“[“Maḏayin”] is a project that our colleagues at the Kluge-Ruhe have been working on for seven years, but a tradition that goes back much farther,” Stomberg said. “I think one way of thinking about this exhibition, this art, these wonderful paintings, is that it is a beautiful flower, with roots that go down 80,000 years.”
According to the information displayed on the walls throughout the exhibition, the Yolŋu have a deep culture that was confusing to follow at times. However, in curating “Maḏayin,” the Yolŋu people organized the pieces according to their kinship system, called gurruṯu. Gurruṯu is known to the Yolŋu people as raki, or string, and it is how all Yolŋu people are connected. The raki also applies to the land, sea, creatures and plants. Through this interconnectedness, the Yolŋu people have great knowledge of the land and the sea; they belong to the land and everything in their world through gurruṯu.
The Yolŋu people have another way of classifying their pieces throughout this exhibit. All Yolŋu clans belong to the Dhuwa or the Yirritja, complementary groups, or moieties. Yolŋu people must marry someone from the opposite moiety, and Yolŋu children always take their father’s moiety. Each artist on display in “Maḏayin” belongs to one of sixteen different clans; eight are Dhuwa and eight are Yirritja.
Henry Skerritt, curator of Indigenous arts of Australia at the Kluge-Ruhe Collection, explained that this exhibition is about relationships.
“It’s about families,” Skerritt said. “It’s about speaking across cultures, but it’s about doing it in your own words, about respecting each other’s way of seeing the world.”
Upon entering the exhibition, viewers are greeted by a full-wall projection of the ocean waves in Australia. On the adjacent wall there is a quote by Wukun Waṉambi, a recently deceased artist and member of the exhibition’s curatorial team.
“Like the surface of the water, beneath is an ocean of knowledge,” Waṉambi said. “We can only show you the surface.”
This quote sets the expectation for the exhibition before viewers move upstairs to view and appreciate 80 bark paintings that explain the rich history of the Yolŋu.
For decades, the Yolŋu people have painted their clan designs on themselves and other ceremonial objects. These ancestral land designs of intricate patterns are maḏayin, a term that means sacred and beautiful. With some paintings standing over 12 feet tall, the paintings are created on sheets of eucalyptus bark using natural pigments. Although the color scheme of these paintings only consists of a few natural colors, the patterns and meanings behind these paintings are vibrant, drawing viewers in to learn and understand.
“Maḏayin” incorporates older pieces dating back to 1935 and some newly commissioned paintings created by Yolŋu Aborigial Australian artists specifically for the exhibit. As visitors move throughout the exhibit, they will also experience the use of film. Produced by Ishmael Marika, a Yolŋu filmmaker and integral person in the curation of “Maḏayin,” there are four floor-to-ceiling projections of Yolŋu ceremonial dance. The combination of new media and sacred, ancestral paintings blend beautifully.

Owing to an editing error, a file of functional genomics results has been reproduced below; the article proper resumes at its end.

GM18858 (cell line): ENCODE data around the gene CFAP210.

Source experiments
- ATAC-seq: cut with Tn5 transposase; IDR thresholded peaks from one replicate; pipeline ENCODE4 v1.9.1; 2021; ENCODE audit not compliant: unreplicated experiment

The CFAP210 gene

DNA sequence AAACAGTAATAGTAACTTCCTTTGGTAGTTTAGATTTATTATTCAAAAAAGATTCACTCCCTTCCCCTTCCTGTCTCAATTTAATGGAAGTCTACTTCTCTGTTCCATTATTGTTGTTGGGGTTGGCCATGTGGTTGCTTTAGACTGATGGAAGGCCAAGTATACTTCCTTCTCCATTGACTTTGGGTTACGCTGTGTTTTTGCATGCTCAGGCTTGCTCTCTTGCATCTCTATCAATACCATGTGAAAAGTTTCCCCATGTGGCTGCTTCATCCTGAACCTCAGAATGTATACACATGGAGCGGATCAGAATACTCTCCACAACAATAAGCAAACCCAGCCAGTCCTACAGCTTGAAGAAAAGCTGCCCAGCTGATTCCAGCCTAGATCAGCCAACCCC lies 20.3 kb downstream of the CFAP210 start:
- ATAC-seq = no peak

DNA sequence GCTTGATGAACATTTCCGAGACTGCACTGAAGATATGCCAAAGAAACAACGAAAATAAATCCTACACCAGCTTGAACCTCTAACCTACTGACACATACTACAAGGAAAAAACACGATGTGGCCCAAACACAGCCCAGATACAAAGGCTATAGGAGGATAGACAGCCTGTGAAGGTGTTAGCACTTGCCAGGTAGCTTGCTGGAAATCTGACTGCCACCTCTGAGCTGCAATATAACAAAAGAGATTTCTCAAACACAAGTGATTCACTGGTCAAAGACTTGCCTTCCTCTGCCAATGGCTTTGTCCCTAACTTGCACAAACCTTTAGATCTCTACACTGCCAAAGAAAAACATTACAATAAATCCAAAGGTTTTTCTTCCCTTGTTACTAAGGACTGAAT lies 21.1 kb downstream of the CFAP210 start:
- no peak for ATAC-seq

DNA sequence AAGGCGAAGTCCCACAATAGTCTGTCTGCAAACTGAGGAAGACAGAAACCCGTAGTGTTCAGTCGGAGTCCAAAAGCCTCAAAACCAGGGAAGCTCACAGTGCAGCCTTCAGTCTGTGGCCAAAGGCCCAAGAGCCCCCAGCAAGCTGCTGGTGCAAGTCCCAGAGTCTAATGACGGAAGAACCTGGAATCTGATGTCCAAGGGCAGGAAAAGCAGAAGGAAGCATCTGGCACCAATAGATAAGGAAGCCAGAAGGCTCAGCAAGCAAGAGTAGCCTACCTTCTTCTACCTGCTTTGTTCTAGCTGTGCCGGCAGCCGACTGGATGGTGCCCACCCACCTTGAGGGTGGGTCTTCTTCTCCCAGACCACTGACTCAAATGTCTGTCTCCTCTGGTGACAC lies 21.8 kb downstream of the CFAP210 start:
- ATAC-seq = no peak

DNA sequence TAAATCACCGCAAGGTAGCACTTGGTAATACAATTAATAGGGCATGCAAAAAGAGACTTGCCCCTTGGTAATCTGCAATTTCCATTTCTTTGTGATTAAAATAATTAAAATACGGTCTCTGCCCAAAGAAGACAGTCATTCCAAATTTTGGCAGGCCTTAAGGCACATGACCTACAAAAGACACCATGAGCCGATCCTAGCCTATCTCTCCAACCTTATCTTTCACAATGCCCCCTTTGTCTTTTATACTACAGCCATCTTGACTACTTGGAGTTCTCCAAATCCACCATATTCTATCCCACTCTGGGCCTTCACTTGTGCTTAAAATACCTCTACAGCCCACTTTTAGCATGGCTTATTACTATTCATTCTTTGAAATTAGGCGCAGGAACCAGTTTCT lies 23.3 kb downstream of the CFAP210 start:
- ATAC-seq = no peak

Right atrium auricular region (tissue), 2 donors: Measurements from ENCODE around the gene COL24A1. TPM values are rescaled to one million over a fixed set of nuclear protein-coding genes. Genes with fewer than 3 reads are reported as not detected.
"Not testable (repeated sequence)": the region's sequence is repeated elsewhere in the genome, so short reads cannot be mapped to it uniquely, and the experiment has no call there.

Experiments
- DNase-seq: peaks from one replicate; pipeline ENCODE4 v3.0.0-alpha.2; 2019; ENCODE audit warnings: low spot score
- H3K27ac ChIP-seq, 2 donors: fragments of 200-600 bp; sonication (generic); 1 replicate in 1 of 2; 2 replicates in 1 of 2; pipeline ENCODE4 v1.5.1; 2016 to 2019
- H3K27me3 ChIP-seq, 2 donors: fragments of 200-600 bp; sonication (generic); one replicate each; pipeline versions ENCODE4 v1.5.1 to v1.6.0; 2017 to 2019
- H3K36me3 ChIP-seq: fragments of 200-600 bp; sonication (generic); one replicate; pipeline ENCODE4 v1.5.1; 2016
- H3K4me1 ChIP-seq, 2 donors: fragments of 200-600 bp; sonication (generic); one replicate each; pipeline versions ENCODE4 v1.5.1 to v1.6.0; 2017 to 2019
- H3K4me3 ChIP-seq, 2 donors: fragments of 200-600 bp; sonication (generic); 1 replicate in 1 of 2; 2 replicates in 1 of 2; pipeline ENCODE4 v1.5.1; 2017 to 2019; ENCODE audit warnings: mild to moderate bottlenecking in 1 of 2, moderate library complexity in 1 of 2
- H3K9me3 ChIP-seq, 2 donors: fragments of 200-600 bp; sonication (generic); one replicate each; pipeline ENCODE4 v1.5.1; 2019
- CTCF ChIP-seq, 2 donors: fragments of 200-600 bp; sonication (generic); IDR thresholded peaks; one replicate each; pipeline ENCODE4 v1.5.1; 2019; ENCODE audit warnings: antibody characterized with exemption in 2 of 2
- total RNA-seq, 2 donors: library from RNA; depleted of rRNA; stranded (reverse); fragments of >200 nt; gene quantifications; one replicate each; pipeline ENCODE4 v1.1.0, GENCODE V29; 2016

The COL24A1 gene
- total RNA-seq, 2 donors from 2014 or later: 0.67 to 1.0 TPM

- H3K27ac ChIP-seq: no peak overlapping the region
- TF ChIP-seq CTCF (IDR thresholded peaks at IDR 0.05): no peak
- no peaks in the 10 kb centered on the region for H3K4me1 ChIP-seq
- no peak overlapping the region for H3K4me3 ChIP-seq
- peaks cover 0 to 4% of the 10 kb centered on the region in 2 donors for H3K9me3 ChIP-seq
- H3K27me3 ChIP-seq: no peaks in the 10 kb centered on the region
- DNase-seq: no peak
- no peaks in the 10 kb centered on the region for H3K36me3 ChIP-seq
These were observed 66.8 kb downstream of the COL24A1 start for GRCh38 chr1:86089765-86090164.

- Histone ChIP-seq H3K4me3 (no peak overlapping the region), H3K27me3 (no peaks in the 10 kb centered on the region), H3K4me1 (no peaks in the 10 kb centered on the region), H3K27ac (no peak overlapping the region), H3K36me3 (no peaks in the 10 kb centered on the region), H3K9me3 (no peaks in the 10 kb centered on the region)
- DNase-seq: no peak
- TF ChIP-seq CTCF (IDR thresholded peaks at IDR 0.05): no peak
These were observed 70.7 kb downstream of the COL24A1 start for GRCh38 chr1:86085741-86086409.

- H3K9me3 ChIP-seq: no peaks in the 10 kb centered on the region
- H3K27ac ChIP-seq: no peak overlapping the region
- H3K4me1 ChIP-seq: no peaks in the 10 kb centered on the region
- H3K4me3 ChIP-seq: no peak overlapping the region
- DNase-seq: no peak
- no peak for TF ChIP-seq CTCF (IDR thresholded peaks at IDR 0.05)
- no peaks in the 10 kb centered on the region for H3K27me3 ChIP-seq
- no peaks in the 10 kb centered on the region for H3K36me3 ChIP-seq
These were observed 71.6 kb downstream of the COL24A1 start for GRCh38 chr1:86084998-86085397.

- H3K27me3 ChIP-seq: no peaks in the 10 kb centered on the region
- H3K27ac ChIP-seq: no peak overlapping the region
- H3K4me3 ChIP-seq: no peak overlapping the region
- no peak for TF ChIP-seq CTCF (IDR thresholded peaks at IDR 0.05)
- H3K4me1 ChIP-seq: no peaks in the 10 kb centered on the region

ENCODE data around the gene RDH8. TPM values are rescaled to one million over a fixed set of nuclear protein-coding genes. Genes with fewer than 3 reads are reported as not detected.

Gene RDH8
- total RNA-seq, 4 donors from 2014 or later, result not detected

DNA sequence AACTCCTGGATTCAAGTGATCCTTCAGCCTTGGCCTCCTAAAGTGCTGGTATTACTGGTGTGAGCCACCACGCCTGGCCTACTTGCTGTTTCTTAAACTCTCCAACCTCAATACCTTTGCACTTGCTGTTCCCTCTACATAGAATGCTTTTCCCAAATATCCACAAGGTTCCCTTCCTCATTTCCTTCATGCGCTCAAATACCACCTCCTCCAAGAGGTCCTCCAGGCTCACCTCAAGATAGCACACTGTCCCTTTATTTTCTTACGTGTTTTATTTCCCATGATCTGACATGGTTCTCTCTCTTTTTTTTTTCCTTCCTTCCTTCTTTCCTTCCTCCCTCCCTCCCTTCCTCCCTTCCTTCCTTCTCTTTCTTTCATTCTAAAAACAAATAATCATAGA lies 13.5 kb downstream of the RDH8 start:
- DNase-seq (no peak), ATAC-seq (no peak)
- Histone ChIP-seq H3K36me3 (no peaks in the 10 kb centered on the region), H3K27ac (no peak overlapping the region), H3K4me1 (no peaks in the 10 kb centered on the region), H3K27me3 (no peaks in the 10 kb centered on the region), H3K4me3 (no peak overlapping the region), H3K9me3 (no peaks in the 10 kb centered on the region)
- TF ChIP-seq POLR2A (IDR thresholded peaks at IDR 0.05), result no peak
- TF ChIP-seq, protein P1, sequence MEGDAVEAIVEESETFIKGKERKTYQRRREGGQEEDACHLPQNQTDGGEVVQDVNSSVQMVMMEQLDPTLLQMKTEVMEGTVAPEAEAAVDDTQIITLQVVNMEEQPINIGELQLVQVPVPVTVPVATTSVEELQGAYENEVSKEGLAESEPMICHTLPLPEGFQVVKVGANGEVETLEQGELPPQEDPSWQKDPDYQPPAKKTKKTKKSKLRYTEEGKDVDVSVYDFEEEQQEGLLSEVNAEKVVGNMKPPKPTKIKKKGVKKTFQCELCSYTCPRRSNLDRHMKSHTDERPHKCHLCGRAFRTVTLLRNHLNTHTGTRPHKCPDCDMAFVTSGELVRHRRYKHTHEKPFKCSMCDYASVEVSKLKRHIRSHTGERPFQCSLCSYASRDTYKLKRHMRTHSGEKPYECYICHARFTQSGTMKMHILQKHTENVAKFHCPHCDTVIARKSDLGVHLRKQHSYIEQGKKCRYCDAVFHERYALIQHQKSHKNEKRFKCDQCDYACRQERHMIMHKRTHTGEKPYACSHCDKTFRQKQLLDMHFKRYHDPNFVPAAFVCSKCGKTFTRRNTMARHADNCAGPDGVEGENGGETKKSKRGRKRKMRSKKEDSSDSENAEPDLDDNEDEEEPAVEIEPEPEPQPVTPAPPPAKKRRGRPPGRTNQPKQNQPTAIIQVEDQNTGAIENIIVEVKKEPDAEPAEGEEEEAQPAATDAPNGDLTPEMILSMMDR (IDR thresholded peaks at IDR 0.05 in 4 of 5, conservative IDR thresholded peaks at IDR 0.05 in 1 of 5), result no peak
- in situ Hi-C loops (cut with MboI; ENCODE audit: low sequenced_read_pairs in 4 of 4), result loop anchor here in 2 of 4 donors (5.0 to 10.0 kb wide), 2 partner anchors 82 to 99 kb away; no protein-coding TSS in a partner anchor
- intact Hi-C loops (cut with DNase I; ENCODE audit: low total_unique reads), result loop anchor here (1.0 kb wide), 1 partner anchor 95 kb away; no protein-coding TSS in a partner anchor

During the press event for “Maḏayin,” Ishmael and Djuwakan Marika, a Yolŋu father and son team, ceremonially performed a song about birds before viewers were guided through the exhibition and given an authentic history of a few specific bark paintings.
“Destiny” (2019) is a piece by Wukun Waṉambi, a member of the Marrakulu clan. From far away the piece looks like dots on a large piece of eucalyptus bark. However, as the viewer moves in closer, the detail of hundreds of small fish becomes clear. Through this piece, Waṉambi tells the story of a fish called Wawurritjpal that swims through the water, wondering where his path is. Going alone at first, the fish traveled from river to river until he found his own family. Then, the fish returned to the rock and laid down his spirit with his family.
According to Djuwakan Marika, a Yolŋu musician, dancer, artist and the grandson of the great artist Wandjuk Djuwakan Marika, “Destiny” displays more than just the story.
“It brings the rain,” Marika said. “[The Yolŋu] typically like stories. Story comes with the songlines.”
The designs presented by the Yolŋu people make viewers feel the Yolŋu’s rich tradition and family ties, while also providing a platform for them to educate viewers in a setting that has never heard the voices or stories of these people.
Will Stubbs, the director of the Buku-Larrnggay Mulka Arts Centre in Yirrkala, Australia summarized the power and beauty of “Maḏayin.”
“This exhibition traces the trajectory of sharing by allowing people who will never understand the intricacies of Yolŋu culture a window into what might exist on that other side of that fence through the power of visual art,” Stubbs said. “This is ‘Maḏayin’: sacred, secret, law and maḏayin, beauty.”
“Maḏayin” will remain at the Hood Museum of Art until Dec. 4. After Dartmouth, the exhibition will embark on a nationwide tour.